The President’s Charity
A message from outgoing President Dee Alton
I would like to thank everyone of you who is involved with Tockwith Show, directors, committee members, Friends, Friends for life and all the faithful followers of the show. Without this community we wouldn’t have our show, which I consider to be the “greatest little show in England”.
Throughout the year everyone has been such a support and shown great friendship to Edward and I. Bonfire night, show dinner, car-boot sale ,fundraising events and just meeting in the street with a smile and a jovial comment. That is what has made the year for me, the friendship of our community.
I do hope that Michelle enjoys her year as much as I have. Maybe with a little less rain though! I know she will be fantastic president as she has been involved with the running of the show for many years. She knows how much work so many people put into the society over the year and how much pleasure everyone gets from being involved.
That brings me to Steve and Alison Ross who are leaving the area for pastures new. They have given so much to the show over the years and will be sorely missed by everyone. We do hope that they enjoy their new home and community; but remember you are both always welcome back! I would like to thank them for all time they have given to the show, and at the same time encourage anyone who feels they would like to join the team to contact Steve, Norman, Michelle or myself to hear about the fun that goes with the various roles.
Thank you for asking me to be President for the year, I have had a wonderful time with wonderful people.
A message from incoming President Michelle Lee
I am delighted to have been invited to be President of the Tockwith & District Agricultural Society for 2020, especially as it’s our 75th year.
I have lived in Tockwith for 26 years, and joined the TADAS Committee in the early Noughties, like most, thanks to Norman Waller and Sam Blacker. I started out overseeing cakes and jam (Produce & Preserves), and took on the Treasurer’s role, when David Padgett retired from the committee. As we chartered new territory, literally in buying our own field, I was one of the early Directors of our limited company and a trustee of our Charity.
You’ll probably have seen me over the past 15+ years in the Secretary’s tent on Show Day, as Treasurer, then Trophy Steward and more recently in a co-ordination role, supported by my partner Paul. The Secretary’s tent is a focal point to see and hear the fun, enjoyment and appreciation that our exhibitors, judges and visitors experience year in-year out, and that is all down to the hard work, commitment and organisation of our committee/volunteers through the year, especially the run up to the big day itself. I’m always truly amazed and inspired. It will be a different perspective for me next year – moving from the Secretary’s tent to the President’s tent next door!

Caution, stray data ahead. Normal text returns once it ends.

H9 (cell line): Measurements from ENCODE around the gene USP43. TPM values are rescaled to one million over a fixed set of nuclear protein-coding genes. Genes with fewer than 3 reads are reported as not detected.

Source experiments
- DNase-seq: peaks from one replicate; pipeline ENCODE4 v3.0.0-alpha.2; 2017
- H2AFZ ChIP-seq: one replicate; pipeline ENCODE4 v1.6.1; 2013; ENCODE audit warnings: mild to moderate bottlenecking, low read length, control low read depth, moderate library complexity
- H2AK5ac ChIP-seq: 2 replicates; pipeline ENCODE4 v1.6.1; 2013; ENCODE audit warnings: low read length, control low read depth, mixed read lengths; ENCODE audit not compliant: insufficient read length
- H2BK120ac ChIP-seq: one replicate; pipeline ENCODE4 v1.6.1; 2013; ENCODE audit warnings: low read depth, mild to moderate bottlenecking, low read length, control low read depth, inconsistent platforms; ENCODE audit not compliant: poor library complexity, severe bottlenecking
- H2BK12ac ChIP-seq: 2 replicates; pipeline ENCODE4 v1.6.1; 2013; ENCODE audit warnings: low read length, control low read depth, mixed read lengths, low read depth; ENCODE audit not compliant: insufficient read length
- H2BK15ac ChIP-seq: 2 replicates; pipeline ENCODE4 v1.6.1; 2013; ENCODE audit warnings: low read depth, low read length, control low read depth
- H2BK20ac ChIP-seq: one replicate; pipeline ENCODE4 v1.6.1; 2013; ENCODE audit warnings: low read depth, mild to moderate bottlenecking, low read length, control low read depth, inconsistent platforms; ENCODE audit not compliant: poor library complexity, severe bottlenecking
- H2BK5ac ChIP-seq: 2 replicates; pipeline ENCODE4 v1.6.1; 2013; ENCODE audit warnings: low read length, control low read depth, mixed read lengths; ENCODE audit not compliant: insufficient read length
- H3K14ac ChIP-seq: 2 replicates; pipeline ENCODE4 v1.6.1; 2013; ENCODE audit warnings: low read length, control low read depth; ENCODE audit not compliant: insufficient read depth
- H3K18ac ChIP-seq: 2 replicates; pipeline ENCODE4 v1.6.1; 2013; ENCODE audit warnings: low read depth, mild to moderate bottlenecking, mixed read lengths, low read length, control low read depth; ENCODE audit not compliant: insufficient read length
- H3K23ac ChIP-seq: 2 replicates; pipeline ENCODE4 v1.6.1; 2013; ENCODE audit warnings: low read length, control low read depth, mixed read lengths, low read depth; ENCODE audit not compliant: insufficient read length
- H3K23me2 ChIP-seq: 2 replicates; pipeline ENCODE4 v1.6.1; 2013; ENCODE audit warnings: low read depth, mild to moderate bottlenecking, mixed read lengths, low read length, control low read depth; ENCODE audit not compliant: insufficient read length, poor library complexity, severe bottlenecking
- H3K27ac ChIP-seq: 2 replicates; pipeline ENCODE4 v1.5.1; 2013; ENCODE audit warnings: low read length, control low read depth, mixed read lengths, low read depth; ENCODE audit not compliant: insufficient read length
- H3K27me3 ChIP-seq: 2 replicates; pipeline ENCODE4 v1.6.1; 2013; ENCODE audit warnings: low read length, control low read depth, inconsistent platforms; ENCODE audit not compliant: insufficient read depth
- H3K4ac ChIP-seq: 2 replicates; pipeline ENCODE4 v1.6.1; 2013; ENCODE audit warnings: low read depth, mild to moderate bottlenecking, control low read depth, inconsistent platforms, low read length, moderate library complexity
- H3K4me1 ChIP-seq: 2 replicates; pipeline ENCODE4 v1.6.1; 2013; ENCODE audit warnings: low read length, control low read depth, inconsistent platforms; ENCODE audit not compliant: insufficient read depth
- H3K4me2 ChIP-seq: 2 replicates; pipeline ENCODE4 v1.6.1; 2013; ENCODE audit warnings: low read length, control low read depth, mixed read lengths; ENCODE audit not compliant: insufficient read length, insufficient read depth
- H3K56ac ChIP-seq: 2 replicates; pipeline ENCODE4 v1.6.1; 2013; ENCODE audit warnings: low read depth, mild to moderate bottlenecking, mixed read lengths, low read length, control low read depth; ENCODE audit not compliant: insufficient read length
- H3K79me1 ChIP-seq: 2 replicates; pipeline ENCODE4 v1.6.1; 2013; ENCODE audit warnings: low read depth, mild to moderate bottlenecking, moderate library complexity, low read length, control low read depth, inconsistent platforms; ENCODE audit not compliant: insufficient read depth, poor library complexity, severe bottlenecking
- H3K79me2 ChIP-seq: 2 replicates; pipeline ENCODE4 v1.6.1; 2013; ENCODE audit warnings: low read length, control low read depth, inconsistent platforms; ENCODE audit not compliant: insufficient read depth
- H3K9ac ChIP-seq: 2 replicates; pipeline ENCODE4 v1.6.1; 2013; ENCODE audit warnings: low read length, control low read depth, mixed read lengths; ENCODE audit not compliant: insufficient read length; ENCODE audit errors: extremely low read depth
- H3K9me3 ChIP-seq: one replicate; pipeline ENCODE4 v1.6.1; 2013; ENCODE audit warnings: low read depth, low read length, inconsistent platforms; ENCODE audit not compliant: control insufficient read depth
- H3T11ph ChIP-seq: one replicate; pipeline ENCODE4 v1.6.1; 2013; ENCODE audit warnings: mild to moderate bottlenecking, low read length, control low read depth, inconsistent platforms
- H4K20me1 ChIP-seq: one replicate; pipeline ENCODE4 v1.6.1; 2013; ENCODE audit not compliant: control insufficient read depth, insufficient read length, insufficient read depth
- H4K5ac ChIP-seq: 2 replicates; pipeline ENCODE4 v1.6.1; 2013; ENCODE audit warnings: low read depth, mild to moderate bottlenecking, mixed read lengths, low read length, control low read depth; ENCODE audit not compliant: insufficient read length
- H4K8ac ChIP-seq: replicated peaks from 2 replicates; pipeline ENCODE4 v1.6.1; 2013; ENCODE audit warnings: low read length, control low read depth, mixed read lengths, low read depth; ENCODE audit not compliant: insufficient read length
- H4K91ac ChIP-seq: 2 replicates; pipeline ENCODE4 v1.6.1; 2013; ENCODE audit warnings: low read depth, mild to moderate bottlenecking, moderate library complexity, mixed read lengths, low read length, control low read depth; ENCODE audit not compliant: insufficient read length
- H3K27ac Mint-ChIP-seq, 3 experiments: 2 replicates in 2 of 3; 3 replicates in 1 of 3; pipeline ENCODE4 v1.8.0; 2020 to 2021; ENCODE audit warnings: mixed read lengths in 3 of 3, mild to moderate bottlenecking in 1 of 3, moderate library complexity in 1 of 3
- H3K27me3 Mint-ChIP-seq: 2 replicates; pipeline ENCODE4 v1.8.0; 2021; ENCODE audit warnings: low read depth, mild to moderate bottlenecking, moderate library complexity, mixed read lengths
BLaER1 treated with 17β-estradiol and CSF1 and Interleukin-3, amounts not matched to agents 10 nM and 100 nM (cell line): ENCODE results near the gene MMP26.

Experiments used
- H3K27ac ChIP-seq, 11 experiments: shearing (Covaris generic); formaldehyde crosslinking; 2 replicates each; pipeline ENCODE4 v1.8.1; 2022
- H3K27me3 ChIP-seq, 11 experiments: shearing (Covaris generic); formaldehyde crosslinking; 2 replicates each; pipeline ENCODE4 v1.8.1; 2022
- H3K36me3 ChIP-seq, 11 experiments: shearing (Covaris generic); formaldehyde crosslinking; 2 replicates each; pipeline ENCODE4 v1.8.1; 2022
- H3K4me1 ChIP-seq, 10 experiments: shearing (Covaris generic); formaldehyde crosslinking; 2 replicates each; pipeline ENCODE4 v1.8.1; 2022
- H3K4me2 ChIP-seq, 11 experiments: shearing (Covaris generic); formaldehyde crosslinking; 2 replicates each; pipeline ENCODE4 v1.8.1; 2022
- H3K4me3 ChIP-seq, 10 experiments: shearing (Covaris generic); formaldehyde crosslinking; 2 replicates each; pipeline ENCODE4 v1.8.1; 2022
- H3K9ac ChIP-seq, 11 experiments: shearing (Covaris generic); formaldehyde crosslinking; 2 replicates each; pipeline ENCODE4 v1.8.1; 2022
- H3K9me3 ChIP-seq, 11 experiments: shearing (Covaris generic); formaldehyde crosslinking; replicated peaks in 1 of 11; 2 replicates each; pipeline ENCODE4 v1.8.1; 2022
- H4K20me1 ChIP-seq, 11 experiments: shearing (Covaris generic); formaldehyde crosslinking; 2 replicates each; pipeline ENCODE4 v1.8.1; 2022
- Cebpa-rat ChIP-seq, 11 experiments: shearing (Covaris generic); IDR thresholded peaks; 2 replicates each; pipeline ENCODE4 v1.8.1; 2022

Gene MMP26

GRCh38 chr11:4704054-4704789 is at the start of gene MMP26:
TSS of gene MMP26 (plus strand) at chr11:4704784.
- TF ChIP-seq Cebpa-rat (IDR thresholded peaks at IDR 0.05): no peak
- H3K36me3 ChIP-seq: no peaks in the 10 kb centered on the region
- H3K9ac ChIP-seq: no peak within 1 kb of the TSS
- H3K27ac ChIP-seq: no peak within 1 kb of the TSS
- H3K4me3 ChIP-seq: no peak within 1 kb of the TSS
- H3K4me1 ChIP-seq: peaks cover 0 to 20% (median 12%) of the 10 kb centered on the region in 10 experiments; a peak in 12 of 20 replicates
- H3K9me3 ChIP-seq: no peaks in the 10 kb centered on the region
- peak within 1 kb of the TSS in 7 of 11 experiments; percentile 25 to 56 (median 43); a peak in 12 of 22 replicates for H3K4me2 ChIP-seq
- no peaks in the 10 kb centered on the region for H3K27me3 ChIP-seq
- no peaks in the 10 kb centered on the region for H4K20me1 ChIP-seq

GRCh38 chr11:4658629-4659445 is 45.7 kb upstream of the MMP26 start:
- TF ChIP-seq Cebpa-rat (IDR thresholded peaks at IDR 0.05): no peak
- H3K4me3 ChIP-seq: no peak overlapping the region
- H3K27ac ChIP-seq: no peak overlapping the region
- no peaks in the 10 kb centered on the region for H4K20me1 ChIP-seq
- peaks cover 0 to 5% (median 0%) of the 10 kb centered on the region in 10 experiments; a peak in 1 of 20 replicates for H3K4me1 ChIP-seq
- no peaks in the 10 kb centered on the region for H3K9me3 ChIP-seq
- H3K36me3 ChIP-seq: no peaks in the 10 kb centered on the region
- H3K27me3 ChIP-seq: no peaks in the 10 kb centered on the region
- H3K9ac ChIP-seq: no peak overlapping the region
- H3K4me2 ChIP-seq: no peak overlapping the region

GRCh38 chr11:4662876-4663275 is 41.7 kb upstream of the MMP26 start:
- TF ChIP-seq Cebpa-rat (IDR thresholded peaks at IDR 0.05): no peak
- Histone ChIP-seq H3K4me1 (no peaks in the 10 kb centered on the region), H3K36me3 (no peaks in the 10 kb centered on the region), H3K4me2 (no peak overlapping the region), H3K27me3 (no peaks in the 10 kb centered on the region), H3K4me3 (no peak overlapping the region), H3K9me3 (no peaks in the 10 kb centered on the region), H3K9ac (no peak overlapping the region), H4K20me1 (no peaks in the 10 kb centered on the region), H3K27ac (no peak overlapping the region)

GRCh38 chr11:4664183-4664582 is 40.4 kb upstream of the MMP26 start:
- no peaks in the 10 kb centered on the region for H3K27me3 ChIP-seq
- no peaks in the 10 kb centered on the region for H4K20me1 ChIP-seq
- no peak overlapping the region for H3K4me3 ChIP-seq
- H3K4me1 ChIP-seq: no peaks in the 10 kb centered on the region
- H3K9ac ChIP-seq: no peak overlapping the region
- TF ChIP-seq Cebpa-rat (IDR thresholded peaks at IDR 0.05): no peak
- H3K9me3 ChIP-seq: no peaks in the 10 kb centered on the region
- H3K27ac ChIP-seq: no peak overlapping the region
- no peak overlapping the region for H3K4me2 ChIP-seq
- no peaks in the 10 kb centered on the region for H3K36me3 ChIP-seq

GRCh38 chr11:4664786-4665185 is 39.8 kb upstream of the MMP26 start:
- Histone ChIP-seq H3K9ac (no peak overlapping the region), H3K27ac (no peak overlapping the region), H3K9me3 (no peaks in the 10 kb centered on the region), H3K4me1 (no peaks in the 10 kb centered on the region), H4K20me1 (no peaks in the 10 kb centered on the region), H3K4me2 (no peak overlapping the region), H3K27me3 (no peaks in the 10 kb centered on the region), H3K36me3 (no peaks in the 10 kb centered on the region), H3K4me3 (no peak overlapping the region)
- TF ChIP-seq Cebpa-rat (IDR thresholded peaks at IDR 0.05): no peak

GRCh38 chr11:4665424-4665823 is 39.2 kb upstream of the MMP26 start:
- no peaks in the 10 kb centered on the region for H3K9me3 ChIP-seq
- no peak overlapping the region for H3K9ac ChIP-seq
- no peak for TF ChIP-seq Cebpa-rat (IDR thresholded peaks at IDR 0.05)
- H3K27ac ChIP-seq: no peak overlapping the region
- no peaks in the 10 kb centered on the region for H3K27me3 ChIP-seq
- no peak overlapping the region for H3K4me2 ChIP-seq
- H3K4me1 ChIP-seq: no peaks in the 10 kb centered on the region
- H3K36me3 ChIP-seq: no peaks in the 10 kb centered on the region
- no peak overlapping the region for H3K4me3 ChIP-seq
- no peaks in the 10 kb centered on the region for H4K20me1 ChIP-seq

Throughout my involvement, and I guess since 1945, the Society has taken a pragmatic, forward-looking approach to ensuring there is broad appeal to educate and entertain. At times we’ve taken some significant (and well-debated) decisions like investments, changing days and cancelling events. There is always positivity and creativity in ensuring “the show must go on”. The support of our Friends, the established good-will from contacts across the District and of course the strong team-work of our “army” of helpers, is a cornerstone of our longevity.
I’d like to acknowledge our “retiring” 2019 President, Dee Alton, for her enthusiastic and gracious approach. Her Cascade Coffee Mornings (which didn’t necessarily include coffee!) brought a wide range of people together and raised over £7,000 for Cancer Research UK. Well done Dee!
My charity for the year is Diabetes UK – it is a cause close to my heart. I recently celebrated 25 years taking insulin (I have type 1 diabetes). When first diagnosed, in my mid-20s, I was uncertain about what lay in store. My consultant was encouraging and explained that I wasn’t poorly or ill, but that, with a little care and attention, I would be able to positively manage my condition and lead a normal and fulfilling life. His words inspired me, and he was right (well, so far at least!). My nephew was also diagnosed with the same condition on the eve of his 17th birthday, and my niece, expecting her first child in February, is being closely monitored for gestational diabetes.
It’s surprising – diabetes, in its various types, affects around 1 in 15 people across the world; you probably know at least one in your family or social circle. Raising money can help to support people with the condition, develop new treatments and fund research that one day might lead to a cure. But what’s equally important to me is raising awareness –
- knowing the symptoms for prompt diagnosis – often it’s the complications of sustained high blood sugar that cause problems. It’s estimated there may be up to 1 million adults in the UK who have diabetes but don’t yet know it
- understanding how it can be successfully managed as part of a balanced lifestyle
As there is no Committee Dinner planned this year, I will be hosting a Ball to celebrate 75 years of the Society and to raise funds for Diabetes UK. This will be in mid-March – more details to follow. I’m also planning to hold an informal, fun wine tasting evening in the Summer. I hope that you will be able to join me on at least one occasion.